Sandstrom: The FEC has failed to address various campaign financing issues, leaving the public unaware of money distribution
Jeb Bush's claim of non-candidacy has allowed him to raise tens of millions of dollars
Sandstrom: FEC needs to do its job and make the "tough calls"
Editor’s Note: Karl Sandstrom is senior counsel for Perkins Coie LLP and served on the Federal Elections Commission from 1998 to 2003. The opinions expressed in this commentary are his.
No one would dispute that competitors, regardless of their sport, are entitled to know what the rules are. Basic notions of fair play require that the rules be known and enforced even-handedly. Yet when it comes to elections, there appears to be no rule book, and the umpires seem reluctant to make any politically tough calls.
Former Florida Gov. Jeb Bush’s long-standing claim of non-candidacy – expected to finally end in coming days – has highlighted the complete inattention to basic fairness in campaign financing by the very regulatory agency responsible for its oversight.
For months now, Bush has avoided actually saying he is a candidate, while fully acting as if he is one. Bush’s campaign claims he is not breaking any rules by raising unlimited funds – tens of millions of dollars – from individuals, corporations and trade groups that would be illegal and subject to possible criminal prosecution if he indeed were a candidate. Federal law prohibits corporations, trade groups and labor unions from contributing directly to candidates, and limits an individual’s donations to $2,700 per candidate in an election.
Is the Bush “non-campaign” evidence that the law can be easily evaded?
Whether the answer is yes or no, someone needs to make the call. The key decision maker in this case is the Federal Election Commission, a six-member panel (three Republicans and three Democrats) that has – on this issue and on a host of others – failed in its most basic responsibility to tell the public what the law is. Just a few recent examples demonstrate the agency’s failure to make timely critical decisions.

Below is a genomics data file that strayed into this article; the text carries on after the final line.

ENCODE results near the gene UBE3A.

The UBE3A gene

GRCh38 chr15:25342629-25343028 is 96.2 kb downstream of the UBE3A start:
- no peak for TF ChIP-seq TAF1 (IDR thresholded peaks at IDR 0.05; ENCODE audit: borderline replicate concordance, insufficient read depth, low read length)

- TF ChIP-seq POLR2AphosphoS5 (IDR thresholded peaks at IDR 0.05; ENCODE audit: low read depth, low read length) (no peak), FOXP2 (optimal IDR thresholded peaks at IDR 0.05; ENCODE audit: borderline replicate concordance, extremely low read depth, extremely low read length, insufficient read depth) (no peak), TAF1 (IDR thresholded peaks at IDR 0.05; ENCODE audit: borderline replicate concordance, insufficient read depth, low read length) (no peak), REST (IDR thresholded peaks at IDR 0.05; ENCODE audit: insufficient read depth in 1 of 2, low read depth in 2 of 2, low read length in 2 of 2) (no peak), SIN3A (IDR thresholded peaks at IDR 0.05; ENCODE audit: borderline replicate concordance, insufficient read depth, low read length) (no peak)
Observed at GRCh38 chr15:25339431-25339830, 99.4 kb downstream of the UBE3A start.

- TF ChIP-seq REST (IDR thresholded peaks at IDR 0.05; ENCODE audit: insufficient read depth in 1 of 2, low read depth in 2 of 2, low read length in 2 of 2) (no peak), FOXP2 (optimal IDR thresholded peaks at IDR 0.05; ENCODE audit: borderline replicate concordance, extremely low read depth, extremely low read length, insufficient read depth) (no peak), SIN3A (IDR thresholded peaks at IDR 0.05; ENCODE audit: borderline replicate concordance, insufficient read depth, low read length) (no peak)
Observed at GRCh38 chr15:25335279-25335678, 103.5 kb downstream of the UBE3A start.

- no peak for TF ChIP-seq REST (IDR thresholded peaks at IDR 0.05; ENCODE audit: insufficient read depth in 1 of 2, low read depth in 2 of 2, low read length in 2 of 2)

For one, federal law prohibits foreign nationals from making contributions and expenditures in any election. Does this broad prohibition cover money spent to influence the outcome of a ballot measure? Or can a foreign government spend unlimited sums seeking to influence a state or local referendum? Commission regulations simply do not provide an answer.
There was however, a complaint on which the Commission deadlocked in April. The staff’s legal analysis in that case suggests that foreign nationals and governments may spend unlimited funds to influence state and local ballot measures. If the Commission indeed believes that this spending is lawful, it should act and propose a rule allowing foreign governments and corporations to influence ballot measures rather than not making a call at all, which is what it chose to do. The public and Congress would then have the opportunity to weigh in on the proposal as well.
Another example is the provision of federal election law that prohibits government contractors from making contributions in federal elections. Can that law be easily circumvented by having the parent company of a government contractor make the contribution? Or, if the parent is the government contractor, could a wholly-owned subsidiary company make the contribution?
Despite recent enforcement matters that have raised these questions, the Commission has failed to produce a regulation that provides an answer. This leaves open the possibility that major federal contractors may find an easy – and profitable – avenue around the prohibition.
A last example of a major question of federal election law that the Commission is leaving unanswered is whether the dozens of organizations that are spending tens of millions of dollars to influence our federal elections must disclose their donors to the public. The Commission has provided little useful guidance.
As a consequence, the public is being left in the dark not only about hundreds of millions of dollars that will be spent in the coming year to influence who will be our next President, but also about whether the law allows these vast sums of money to go unreported. Again, whatever the answer may be, it should not be a matter of private thinking among the Commissioners. The public is entitled to know the rules and expect that they will be enforced.
It should come then as no surprise that a “non-candidate” such as former Gov. Bush believes the continuing silence of the umpires is license to play ball by his own rules. As the players take the field for next year’s elections, they should all have the same rule book and have confidence that the Commission will ignore the booing and make the tough calls. If you get paid to be an umpire, you need to do your job.